US Drone Operators Kill Children: Pentagon Offers Medals
February 15, 2013
CommonDreams & PressTV
Afghan officials say that five children are among the ten civilians killed in the latest US/NATO missile attack. The United Nations says the airstrikes are targeted killings that flout international law. Strikes such as this that have claimed the lives of hundreds of innocent people in recent years The Pentagon says it is creating the Distinguished Warfare Medal that can be awarded to US troops who launch assassination drone strikes and direct cyber attacks.
Five Afghan Children Among Ten Civilians Killed in NATO/US Drone Attack
(February 15, 2013) -- Afghan officials say that five children are among the ten civilians killed by a US/NATO missile attack in eastern Afghanistan on Wednesday.
"Four women and five children were killed, and five children wounded. One man, who was the leader of the family, was also killed, according to reports from the site," a man named Farid told The Guardian's local correspondent by telephone. Farid is the chief of staff to the governor of Kunar Province, where the missile strike took place.
As Reuters reports:
The strike, in the Shigal district of Kunar province, was confirmed by NATO's International Security Assistance Force (ISAF), though a spokesman said it could not confirm civilian casualties.
"Foreign forces carried out the attack by themselves without informing us," Kunar Governor Fazlullah Wahidi told Reuters.
The suspected drone attack, though not confirmed in all its details due to the remote nature of the village where it occurred, took place just hours after President Obama delivered his State of the Union address in Washington.
Though the president said troop "drawdowns" would continue and the "war in Afghanistan would come to an end in 2014," Obama made clear that counter-terrorism efforts, like the drone targeting program behind strikes such as this that have claimed the lives of hundreds of innocent people in recent years, will be very much a part of the ongoing military and counter-terrorism campaign in the region.
As many experts contend, however, the continued use of missile attacks from remotely-controlled US drones that kill innocent civilians--and often children--are only exacerbating instability, fueling anger, and prolonging violent conflict in Afghanistan and wherever such methods are deployed.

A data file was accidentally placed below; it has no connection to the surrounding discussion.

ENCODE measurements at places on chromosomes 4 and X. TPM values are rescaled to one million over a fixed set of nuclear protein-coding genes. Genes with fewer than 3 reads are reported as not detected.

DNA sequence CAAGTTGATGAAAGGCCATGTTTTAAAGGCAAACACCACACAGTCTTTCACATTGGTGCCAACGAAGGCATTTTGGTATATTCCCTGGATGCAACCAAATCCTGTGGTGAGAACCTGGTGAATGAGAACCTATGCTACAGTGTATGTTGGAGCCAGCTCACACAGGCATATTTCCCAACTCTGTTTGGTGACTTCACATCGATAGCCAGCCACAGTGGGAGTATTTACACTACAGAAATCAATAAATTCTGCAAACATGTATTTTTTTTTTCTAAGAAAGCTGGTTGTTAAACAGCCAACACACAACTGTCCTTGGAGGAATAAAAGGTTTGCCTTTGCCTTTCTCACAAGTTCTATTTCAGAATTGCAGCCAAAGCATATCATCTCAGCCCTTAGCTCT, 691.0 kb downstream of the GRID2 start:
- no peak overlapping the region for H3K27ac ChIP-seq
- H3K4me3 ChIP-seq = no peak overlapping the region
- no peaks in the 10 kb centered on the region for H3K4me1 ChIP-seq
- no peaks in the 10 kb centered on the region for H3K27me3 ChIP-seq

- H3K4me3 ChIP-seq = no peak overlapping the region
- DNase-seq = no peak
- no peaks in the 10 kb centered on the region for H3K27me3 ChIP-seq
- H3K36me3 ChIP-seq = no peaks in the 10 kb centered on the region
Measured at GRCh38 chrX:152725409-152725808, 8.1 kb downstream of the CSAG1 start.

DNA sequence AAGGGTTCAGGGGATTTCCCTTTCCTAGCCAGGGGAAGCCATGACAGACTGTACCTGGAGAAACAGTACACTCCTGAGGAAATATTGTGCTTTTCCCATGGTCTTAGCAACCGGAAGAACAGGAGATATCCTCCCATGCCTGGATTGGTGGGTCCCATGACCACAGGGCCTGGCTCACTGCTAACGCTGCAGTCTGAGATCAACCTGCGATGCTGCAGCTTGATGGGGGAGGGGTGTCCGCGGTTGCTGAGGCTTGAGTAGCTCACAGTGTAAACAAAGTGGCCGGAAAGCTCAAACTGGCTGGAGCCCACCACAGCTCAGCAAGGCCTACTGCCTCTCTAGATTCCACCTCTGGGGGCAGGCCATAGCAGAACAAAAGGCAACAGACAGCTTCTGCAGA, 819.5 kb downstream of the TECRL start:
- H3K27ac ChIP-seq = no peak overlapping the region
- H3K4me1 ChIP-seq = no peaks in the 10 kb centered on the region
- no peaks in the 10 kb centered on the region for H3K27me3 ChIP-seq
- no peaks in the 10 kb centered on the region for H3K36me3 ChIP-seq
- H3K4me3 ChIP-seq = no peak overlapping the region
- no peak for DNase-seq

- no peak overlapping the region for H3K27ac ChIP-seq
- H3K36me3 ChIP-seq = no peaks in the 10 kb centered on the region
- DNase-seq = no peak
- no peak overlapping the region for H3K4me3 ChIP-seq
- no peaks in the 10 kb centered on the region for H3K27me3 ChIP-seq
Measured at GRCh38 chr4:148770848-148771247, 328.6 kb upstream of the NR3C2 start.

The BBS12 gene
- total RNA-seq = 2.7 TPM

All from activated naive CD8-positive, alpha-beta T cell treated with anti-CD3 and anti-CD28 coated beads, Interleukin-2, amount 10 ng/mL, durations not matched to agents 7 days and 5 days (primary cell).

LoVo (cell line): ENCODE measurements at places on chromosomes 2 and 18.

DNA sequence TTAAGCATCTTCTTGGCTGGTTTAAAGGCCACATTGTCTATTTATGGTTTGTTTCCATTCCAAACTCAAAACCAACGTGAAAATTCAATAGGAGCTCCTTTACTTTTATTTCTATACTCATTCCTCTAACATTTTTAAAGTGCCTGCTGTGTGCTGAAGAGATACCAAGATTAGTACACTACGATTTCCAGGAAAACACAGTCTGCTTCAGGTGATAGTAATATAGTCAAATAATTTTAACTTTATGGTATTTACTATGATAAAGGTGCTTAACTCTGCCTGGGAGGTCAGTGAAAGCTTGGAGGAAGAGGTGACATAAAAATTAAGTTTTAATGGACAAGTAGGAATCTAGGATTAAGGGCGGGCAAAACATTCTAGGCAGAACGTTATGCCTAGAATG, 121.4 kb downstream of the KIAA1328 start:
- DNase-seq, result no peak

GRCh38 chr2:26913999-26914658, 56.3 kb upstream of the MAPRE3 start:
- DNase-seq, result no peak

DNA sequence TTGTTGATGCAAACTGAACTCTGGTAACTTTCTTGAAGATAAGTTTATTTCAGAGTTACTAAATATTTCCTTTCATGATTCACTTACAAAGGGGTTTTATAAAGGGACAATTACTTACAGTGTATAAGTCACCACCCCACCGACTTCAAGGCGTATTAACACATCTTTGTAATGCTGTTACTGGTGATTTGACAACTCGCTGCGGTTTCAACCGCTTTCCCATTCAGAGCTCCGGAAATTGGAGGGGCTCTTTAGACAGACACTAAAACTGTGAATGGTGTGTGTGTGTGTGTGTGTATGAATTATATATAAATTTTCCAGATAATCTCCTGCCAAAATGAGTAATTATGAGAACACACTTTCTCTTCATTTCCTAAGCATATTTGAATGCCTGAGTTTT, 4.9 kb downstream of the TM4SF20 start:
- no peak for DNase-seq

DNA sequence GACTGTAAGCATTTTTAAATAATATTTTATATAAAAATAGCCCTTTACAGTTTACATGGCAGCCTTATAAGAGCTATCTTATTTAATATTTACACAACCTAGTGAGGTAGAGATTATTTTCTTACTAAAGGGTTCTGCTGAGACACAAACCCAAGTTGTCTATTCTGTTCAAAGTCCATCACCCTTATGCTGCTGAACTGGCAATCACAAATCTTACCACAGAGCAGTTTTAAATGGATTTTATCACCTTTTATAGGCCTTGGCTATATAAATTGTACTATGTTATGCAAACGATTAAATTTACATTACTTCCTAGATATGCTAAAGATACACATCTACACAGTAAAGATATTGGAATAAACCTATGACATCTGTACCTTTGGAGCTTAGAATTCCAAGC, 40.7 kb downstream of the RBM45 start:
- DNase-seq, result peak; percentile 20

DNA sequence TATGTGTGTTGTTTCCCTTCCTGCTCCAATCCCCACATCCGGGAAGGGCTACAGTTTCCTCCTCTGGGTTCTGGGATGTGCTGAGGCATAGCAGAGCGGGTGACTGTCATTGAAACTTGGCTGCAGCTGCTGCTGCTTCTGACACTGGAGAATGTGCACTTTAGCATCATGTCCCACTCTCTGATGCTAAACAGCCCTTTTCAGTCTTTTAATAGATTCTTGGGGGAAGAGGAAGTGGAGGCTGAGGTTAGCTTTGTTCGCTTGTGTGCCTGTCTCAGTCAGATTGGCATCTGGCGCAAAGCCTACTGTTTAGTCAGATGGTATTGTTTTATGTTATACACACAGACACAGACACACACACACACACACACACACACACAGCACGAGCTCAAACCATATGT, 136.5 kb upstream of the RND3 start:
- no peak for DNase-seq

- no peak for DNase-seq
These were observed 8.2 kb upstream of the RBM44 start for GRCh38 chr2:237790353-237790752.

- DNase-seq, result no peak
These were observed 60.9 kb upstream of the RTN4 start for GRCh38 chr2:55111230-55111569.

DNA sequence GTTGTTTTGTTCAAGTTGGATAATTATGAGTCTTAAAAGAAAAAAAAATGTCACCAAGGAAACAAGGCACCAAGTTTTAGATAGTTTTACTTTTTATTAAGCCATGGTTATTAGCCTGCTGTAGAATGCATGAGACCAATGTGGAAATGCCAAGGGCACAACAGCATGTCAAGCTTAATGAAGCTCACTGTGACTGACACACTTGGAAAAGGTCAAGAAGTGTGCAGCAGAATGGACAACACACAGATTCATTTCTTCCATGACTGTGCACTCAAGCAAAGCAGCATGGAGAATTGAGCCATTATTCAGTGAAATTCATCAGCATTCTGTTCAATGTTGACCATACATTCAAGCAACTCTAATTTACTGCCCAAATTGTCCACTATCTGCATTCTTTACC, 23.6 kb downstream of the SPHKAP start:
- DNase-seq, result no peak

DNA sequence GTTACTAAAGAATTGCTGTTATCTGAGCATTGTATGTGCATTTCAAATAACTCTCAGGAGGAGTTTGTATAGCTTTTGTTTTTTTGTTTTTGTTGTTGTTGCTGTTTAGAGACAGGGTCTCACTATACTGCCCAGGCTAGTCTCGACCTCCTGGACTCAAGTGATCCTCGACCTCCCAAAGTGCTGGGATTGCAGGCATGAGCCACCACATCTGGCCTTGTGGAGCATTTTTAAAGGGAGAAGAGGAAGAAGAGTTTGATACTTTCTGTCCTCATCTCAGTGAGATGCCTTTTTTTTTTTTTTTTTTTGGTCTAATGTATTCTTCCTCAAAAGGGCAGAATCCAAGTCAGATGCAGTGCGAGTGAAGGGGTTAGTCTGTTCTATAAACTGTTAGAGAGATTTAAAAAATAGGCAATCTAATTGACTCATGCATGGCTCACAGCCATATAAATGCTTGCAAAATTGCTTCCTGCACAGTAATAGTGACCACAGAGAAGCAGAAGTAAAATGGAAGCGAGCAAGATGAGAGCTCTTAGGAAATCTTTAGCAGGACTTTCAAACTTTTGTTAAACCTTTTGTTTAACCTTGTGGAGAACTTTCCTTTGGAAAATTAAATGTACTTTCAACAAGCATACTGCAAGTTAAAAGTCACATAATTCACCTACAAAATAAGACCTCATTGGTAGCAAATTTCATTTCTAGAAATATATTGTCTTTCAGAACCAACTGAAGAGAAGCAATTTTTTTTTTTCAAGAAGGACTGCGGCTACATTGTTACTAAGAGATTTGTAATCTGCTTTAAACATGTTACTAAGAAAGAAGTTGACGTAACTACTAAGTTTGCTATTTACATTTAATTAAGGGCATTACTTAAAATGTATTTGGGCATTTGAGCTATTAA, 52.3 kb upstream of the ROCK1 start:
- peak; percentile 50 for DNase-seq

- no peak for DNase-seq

In this particular case, as The Guardian reports: "The Nato-led coalition declined to confirm whether there had been an air strike in the area overnight, saying only that it was looking into allegations of civilian casualties."
US Drone Operators, Cyber Troops
To Get Distinguished Medal: Pentagon
(February 14, 2013) -- The Pentagon says it is creating the Distinguished Warfare Medal that can be awarded to those US troops who launch assassination drone strikes and direct cyber attacks.
The outgoing US Defense Secretary, Leon Panetta, said on Wednesday that the US drone operators and those who direct cyber attacks would be eligible to receive the medal for their direct impact on a US military operation from afar.
"I've seen firsthand how modern tools, like remotely piloted platforms and cyber systems, have changed the way wars are fought," Panetta said.
The United States uses its assassination drones in Yemen, Pakistan, Afghanistan, and Somalia, claiming that they target ‘terrorists.' The attacks, however, have mostly led to massive civilian casualties.
According to the London-based Bureau of Investigative Journalism, an independent organization, the US administration has used 363 of its assassination drones to hit targets in Pakistan since 2004.
In September 2012, a report by the Stanford Law School and the New York University School of Law gave an alarming account of the effect that assassination drone strikes have on ordinary people in Pakistan's tribal areas.
The US drone strikes were initiated under former US President George W. Bush, but have escalated under President Barack Obama.
The United Nations says the airstrikes are targeted killings that flout international law.
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